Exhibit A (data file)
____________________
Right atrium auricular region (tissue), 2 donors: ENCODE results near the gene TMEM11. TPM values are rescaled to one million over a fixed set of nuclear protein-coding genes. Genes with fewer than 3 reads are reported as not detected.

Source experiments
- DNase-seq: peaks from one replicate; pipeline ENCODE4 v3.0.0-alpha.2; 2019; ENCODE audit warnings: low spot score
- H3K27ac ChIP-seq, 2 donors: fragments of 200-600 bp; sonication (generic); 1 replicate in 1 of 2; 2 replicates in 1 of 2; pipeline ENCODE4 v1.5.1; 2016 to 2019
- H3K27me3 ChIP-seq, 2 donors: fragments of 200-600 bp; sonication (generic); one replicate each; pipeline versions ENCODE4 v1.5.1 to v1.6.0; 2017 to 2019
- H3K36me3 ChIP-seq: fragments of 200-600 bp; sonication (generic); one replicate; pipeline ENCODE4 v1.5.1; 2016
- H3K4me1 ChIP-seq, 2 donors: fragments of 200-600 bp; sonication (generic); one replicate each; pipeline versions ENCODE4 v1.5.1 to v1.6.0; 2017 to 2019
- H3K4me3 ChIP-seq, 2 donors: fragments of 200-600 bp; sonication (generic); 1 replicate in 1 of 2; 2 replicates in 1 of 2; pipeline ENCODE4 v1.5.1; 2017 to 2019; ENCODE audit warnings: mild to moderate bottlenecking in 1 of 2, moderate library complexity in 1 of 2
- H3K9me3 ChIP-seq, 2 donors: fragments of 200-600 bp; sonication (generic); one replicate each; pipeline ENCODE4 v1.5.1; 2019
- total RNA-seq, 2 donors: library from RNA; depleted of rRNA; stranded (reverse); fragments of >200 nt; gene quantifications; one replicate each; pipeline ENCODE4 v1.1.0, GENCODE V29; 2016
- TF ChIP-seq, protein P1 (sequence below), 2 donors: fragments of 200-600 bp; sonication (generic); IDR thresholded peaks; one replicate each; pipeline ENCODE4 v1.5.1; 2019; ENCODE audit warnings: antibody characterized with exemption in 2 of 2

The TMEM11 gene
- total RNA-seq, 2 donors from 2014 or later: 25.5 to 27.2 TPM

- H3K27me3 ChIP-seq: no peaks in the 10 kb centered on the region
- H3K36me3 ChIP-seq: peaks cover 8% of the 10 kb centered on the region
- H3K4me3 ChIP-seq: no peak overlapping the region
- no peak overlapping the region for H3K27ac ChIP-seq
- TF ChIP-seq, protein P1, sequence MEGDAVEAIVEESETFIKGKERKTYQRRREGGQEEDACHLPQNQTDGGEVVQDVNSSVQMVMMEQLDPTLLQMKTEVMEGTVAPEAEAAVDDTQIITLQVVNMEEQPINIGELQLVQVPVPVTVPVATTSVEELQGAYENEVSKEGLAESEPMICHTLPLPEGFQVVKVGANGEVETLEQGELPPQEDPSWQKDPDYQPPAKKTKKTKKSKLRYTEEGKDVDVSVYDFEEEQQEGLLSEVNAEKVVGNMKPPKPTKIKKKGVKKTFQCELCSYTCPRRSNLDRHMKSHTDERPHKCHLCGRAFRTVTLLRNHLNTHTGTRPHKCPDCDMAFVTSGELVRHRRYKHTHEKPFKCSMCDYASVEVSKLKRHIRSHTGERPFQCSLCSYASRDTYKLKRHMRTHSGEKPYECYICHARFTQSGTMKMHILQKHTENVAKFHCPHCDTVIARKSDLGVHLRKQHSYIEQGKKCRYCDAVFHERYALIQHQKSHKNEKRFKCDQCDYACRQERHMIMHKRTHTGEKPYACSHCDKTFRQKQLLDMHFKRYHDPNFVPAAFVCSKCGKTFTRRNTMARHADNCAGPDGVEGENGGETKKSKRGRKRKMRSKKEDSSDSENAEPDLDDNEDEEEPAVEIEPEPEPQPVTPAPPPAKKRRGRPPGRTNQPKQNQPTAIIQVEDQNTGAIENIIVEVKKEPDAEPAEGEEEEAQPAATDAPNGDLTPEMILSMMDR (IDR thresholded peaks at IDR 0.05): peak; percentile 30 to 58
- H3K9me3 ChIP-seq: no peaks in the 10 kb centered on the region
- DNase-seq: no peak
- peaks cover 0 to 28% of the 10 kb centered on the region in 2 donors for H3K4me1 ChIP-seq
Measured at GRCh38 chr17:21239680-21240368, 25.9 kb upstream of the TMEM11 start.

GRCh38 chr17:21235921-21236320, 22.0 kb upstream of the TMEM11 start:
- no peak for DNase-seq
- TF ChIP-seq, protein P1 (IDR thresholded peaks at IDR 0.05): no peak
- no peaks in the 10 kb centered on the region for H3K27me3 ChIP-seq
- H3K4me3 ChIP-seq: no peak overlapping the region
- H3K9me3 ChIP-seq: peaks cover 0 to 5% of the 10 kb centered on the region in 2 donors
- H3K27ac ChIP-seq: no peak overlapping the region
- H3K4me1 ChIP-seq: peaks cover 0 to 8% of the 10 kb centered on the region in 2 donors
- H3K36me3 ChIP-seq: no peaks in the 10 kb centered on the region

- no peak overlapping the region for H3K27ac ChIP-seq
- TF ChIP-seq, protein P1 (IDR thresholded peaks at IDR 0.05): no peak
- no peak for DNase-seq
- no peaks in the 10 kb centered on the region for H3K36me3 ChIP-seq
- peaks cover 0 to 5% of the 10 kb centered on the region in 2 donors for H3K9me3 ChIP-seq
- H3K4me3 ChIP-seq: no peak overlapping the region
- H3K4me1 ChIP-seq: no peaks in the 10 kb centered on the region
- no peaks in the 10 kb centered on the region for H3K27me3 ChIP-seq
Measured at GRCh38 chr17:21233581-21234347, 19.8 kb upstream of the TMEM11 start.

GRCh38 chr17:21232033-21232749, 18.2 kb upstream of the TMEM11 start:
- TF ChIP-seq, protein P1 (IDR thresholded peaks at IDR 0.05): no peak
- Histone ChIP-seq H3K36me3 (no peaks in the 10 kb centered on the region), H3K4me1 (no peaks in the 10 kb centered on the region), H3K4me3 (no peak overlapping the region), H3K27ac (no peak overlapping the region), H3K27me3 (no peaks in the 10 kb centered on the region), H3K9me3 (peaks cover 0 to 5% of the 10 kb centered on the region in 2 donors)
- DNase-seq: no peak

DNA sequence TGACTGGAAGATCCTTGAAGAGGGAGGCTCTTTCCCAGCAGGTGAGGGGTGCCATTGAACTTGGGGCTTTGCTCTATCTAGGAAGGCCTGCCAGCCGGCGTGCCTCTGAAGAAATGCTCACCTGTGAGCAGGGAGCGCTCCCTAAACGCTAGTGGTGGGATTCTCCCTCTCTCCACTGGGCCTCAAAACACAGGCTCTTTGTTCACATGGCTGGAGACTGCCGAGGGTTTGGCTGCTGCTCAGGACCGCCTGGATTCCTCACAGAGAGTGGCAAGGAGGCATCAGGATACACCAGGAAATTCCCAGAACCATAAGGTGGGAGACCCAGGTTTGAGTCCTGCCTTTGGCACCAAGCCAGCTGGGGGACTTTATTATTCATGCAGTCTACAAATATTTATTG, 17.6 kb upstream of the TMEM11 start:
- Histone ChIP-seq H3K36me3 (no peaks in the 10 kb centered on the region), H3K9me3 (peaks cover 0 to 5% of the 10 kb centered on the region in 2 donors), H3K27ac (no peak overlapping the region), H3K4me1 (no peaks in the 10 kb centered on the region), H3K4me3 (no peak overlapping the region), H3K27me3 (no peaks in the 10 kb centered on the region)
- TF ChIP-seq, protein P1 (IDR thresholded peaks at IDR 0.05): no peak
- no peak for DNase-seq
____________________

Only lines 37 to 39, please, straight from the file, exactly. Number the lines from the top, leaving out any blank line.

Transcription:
- H3K4me3 ChIP-seq: no peak overlapping the region
- H3K4me1 ChIP-seq: no peaks in the 10 kb centered on the region
- no peaks in the 10 kb centered on the region for H3K27me3 ChIP-seq